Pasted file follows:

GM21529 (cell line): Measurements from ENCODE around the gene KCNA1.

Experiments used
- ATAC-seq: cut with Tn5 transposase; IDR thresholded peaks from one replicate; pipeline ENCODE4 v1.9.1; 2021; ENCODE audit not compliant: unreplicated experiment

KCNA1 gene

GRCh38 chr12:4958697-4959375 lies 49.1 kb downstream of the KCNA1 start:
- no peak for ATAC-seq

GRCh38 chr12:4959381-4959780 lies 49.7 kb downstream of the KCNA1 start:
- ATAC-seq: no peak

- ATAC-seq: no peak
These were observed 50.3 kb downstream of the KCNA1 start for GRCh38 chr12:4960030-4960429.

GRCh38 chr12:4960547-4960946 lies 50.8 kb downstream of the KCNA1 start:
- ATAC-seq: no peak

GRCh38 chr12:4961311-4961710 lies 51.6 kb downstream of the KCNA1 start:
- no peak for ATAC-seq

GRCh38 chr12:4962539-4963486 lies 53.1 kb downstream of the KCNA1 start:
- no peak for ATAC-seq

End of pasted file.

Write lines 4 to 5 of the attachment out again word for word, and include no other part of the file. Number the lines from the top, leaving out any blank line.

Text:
KCNA1 gene

GRCh38 chr12:4958697-4959375 lies 49.1 kb downstream of the KCNA1 start: